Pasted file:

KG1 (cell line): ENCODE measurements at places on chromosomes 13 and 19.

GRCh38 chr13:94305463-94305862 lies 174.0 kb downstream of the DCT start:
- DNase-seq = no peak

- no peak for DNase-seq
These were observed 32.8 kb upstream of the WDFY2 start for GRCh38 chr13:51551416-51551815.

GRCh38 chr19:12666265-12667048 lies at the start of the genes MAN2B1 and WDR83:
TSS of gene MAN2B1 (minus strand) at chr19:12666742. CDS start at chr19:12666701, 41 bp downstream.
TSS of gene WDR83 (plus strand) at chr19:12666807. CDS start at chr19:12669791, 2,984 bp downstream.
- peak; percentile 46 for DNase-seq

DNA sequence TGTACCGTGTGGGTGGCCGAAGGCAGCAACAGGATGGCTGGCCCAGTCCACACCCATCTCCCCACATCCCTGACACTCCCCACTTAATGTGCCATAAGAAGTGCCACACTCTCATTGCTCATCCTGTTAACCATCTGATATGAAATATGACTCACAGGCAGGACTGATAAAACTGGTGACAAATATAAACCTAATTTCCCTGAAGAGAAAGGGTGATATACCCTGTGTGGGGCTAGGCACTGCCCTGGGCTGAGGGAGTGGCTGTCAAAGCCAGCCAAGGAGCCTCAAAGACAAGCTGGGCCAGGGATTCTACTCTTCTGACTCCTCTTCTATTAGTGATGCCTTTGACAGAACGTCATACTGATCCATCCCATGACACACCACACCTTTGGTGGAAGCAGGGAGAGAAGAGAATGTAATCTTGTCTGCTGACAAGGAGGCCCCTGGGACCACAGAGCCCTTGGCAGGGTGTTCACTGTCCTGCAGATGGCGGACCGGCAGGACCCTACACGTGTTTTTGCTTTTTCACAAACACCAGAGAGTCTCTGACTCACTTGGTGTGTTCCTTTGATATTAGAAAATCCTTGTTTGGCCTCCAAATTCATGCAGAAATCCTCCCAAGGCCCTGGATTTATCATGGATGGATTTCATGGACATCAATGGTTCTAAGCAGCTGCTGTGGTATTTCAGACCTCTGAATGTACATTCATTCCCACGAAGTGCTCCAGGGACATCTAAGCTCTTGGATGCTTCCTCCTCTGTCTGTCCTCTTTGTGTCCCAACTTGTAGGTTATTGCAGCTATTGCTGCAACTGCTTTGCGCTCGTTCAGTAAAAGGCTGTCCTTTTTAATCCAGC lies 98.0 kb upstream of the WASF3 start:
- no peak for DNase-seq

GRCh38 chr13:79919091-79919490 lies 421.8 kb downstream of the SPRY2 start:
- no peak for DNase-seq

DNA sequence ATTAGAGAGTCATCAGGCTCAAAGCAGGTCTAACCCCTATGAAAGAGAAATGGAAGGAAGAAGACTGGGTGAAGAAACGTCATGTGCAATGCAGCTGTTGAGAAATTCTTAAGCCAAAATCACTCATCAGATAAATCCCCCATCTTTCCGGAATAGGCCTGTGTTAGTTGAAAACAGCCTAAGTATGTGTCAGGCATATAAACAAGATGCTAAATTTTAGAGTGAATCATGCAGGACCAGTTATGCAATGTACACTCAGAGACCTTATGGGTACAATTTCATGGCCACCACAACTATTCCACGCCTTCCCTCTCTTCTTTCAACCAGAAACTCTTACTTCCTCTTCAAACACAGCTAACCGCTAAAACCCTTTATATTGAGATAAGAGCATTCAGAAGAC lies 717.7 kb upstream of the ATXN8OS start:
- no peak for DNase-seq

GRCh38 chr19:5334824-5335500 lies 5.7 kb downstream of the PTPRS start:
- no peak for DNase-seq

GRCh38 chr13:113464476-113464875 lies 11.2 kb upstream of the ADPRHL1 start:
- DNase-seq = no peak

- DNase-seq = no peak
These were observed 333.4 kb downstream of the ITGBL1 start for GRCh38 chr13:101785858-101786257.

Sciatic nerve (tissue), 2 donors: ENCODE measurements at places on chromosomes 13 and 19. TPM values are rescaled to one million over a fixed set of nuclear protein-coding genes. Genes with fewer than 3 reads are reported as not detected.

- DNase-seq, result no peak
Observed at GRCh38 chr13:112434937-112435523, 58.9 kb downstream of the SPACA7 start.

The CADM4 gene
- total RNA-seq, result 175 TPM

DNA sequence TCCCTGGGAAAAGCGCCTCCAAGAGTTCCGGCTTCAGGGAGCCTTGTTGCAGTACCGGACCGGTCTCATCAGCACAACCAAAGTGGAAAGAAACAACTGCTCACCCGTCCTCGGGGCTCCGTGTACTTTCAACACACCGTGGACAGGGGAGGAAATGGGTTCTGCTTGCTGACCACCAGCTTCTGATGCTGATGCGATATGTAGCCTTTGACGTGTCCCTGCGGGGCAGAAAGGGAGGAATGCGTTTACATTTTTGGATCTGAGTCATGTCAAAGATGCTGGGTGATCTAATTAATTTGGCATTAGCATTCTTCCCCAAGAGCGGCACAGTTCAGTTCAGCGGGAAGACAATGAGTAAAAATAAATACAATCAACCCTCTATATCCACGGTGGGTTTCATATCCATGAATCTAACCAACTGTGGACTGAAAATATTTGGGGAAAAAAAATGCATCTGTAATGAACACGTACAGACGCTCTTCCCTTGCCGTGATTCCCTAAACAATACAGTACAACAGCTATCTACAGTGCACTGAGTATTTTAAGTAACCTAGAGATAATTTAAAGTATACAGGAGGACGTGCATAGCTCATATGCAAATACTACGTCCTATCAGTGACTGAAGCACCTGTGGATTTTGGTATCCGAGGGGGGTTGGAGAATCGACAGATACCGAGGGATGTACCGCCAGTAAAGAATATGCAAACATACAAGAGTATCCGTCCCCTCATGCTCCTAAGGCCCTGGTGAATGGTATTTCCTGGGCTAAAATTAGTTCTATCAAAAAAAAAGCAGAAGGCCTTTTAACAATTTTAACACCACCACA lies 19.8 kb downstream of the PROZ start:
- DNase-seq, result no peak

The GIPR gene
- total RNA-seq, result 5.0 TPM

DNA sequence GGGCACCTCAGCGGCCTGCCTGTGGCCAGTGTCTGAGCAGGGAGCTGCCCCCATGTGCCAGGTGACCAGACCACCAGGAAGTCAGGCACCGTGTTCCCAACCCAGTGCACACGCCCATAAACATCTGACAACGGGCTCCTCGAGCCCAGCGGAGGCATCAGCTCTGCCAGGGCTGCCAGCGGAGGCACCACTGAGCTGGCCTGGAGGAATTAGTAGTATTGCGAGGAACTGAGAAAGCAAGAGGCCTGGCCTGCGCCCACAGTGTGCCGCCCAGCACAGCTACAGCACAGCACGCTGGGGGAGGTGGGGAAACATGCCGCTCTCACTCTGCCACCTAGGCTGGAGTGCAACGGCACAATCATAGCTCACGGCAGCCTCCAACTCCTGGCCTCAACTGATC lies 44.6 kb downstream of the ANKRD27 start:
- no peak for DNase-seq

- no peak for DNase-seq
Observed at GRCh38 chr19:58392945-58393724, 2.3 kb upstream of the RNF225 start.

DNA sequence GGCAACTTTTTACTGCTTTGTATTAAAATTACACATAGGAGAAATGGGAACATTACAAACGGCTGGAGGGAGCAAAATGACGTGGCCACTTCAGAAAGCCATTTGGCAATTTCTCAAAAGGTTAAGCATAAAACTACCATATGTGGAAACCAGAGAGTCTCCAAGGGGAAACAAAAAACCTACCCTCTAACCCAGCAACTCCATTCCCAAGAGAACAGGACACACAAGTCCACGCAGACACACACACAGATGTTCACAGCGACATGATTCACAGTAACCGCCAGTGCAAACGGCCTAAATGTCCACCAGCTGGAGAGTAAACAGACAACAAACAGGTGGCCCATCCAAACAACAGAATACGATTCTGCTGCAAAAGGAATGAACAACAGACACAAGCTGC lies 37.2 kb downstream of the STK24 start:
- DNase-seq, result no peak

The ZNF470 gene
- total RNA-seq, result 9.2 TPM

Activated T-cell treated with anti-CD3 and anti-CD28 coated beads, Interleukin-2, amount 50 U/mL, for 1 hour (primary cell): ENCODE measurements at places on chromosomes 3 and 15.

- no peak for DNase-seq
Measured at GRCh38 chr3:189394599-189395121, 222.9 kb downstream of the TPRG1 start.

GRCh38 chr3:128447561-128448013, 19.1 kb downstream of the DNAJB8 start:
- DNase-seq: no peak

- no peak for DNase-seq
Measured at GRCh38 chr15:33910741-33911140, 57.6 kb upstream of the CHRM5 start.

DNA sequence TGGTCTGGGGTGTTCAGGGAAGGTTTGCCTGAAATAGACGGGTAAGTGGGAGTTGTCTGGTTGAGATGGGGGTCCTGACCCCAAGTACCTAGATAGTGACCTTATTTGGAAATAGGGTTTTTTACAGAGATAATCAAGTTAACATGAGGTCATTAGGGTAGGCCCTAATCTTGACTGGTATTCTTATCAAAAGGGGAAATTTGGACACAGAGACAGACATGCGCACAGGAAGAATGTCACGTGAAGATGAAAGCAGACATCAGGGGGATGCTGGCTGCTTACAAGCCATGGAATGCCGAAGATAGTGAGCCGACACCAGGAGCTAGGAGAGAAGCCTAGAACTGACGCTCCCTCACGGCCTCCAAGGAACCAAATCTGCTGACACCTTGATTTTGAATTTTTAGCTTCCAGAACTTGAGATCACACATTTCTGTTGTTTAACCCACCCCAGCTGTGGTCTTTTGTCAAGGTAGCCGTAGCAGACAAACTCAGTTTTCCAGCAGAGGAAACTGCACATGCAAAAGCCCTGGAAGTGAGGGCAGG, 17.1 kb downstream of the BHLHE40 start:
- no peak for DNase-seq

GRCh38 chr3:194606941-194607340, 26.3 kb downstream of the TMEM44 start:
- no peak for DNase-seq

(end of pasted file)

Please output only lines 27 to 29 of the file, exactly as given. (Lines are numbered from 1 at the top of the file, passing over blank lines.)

DNA sequence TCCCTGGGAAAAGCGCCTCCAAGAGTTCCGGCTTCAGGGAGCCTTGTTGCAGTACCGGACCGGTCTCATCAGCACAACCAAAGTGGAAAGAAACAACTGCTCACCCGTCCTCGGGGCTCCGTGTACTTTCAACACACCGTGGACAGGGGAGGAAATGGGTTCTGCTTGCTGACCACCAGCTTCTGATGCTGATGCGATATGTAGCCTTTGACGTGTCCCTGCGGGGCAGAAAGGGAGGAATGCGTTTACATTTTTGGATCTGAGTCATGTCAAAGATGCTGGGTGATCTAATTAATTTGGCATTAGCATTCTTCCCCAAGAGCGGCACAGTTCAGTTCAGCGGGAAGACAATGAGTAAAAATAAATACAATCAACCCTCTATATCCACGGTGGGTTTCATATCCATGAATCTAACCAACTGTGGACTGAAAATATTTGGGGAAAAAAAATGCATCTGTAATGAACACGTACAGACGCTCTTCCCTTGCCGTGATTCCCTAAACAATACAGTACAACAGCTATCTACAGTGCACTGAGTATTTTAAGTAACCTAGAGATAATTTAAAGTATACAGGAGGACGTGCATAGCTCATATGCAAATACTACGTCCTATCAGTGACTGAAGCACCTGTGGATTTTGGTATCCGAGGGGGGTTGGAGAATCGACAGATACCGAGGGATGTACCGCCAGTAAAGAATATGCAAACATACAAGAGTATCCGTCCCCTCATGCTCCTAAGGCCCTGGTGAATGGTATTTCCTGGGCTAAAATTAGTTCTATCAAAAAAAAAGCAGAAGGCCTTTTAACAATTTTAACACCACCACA lies 19.8 kb downstream of the PROZ start:
- DNase-seq, result no peak

The GIPR gene